Friday, September 19, 2014

'La Bella Polenta' and Venetian Style Appetizers

First of all, you HAVE to watch part of this video, it's adorable. Leave it to the Italians to make up an awesome song about making polenta. (By the way, I think the young woman on the far right is in the market for a husband- you'll see what I mean.)  Oh and, be warned: the song sticks in your head.

As a person who has only recently acquired the funds to travel to Europe without the assistance of my parents, I am not a seasoned traveler and therefore this isn't one of those braggy posts. I was lucky enough to stay in Venice in June, and while in general I wouldn't say it is the food capital of Italy or anything, they did have some interesting dishes. Unfortunately for us most of the famous dishes involved seafood. My husband doesn't like seafood at all (although he periodically tries it, just to make sure) and I'm allergic to shellfish. By the way, if you're ever there and you need to communicate that you have a seafood allergy you say, "Sono allergico ai crostace."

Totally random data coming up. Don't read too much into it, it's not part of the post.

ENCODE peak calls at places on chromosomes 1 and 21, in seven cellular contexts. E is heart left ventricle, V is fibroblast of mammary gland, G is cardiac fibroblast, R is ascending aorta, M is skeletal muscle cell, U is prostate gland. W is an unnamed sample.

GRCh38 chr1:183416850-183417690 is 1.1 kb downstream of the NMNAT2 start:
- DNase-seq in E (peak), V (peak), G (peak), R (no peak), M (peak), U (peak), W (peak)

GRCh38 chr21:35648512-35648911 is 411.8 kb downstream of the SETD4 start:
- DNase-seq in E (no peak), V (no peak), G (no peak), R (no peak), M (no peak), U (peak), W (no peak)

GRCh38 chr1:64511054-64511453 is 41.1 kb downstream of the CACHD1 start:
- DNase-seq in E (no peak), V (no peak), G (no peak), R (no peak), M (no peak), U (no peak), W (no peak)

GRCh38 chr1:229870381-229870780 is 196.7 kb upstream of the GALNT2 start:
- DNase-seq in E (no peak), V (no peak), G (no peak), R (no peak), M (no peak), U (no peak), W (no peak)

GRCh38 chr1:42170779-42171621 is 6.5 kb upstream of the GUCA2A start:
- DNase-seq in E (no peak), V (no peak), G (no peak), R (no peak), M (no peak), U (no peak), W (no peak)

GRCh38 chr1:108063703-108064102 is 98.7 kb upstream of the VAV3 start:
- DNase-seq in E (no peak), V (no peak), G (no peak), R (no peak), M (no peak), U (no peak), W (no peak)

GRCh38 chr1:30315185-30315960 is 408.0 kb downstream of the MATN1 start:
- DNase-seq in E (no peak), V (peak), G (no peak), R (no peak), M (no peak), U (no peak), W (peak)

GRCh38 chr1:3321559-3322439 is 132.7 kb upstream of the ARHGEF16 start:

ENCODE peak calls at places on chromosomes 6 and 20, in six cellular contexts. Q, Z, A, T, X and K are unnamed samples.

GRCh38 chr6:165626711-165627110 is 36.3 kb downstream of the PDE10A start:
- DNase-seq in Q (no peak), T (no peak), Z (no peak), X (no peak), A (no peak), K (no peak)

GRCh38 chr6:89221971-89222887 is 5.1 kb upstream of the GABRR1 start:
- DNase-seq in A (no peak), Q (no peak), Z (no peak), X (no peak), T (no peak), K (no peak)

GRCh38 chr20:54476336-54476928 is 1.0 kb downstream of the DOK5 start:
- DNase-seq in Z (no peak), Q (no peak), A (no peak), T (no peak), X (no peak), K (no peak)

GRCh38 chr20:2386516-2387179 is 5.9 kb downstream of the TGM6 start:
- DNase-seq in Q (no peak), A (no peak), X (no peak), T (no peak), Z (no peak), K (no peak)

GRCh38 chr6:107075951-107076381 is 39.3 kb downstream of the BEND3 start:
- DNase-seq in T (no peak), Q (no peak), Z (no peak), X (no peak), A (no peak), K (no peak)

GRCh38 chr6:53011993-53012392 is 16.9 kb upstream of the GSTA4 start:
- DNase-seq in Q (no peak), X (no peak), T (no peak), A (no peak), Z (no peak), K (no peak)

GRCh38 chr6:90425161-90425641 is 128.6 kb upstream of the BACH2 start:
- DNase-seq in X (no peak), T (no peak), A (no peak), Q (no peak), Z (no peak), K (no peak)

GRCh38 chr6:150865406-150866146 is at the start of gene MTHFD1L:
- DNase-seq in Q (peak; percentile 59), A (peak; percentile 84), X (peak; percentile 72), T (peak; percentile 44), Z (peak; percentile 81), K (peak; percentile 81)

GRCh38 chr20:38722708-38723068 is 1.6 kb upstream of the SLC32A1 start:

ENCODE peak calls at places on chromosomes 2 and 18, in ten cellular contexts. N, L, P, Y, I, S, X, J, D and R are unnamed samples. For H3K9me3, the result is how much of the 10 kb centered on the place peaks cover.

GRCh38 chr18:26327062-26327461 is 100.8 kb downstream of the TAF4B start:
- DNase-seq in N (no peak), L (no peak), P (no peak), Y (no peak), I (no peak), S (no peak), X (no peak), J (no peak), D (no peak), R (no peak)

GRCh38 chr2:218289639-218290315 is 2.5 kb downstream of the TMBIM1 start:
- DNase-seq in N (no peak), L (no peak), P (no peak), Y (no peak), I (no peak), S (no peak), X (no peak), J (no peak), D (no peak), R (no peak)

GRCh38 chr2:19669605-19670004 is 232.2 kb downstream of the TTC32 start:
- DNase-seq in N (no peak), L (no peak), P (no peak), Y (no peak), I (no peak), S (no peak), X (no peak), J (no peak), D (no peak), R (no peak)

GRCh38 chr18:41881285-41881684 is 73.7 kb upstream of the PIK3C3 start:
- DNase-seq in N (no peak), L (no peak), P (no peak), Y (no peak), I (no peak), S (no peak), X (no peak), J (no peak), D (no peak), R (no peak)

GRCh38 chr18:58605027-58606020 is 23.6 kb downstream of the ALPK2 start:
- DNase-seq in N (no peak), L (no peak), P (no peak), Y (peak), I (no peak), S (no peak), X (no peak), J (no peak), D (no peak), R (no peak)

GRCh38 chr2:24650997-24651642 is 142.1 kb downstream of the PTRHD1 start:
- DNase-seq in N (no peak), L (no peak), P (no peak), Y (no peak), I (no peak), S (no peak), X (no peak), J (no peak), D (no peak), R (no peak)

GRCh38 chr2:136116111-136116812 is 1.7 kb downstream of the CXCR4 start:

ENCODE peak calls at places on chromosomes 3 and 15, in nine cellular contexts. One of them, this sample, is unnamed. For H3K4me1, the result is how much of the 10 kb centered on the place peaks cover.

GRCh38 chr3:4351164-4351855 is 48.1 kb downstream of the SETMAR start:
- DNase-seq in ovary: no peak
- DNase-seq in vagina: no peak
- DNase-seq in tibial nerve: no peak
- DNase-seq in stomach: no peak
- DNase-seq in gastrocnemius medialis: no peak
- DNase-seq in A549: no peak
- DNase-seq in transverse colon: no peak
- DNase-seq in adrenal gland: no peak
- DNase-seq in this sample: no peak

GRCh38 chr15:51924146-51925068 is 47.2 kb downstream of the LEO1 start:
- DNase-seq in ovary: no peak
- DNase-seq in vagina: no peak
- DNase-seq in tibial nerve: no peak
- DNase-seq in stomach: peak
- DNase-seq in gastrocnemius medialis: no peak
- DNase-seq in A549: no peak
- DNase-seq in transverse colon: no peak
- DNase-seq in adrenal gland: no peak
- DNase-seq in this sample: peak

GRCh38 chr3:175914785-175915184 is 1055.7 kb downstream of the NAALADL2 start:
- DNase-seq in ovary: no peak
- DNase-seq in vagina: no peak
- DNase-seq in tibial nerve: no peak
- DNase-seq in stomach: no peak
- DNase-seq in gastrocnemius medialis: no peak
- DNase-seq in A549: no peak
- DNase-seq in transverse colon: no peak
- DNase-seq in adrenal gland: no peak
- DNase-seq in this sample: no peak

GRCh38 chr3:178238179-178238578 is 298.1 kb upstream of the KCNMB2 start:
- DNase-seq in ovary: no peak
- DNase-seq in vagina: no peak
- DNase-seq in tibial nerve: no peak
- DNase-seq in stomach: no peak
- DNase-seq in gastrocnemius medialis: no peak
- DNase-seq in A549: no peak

Of course pasta and gnocchi are served a lot, but they also serve a hefty dose of risotto and polenta (cornmeal mash) too. The best thing about Venetian food though is the cicchetti, tiny little happy-hour appetizers (pretty much Italian tapas.) There was salt-cod salad, truffled ham* (ridiculously good), fried cheese balls, grilled many tasty things. 
*This is truffled ham. If anyone knows where to get it in California, tell me!

Instead of crostini toasts as a base for spreads and cold cuts, they sometimes used little grilled polenta squares. I was raised in Arizona, so to me they taste a little bit like an open faced tamale. Here's my recipe:

4 cups of low sodium or homemade vegetable broth
1 cup of dark yellow cornmeal 
1 teaspoon salt (if you use water instead of broth, use 2 tsp.) 
1/4 teaspoon white pepper (use cayenne or nothing if you don't have white)
2 tablespoons butter
1/4 cup marscapone cheese or thick cream
2 rounded tablespoons finely grated Romano or Parmesan cheese
a big glug of Tabasco or other hot sauce (I told you, I'm from Arizona) 

Bring the broth, salt and pepper to a boil, and add the cornmeal slowly, whisking the whole time. Stir on high for a few minutes, until the mixture thickens- like oatmeal thick. Turn the temperature down to as low as it will go and continue cooking on low for another 30 minutes, frequently giving it a really good stir with the whisk.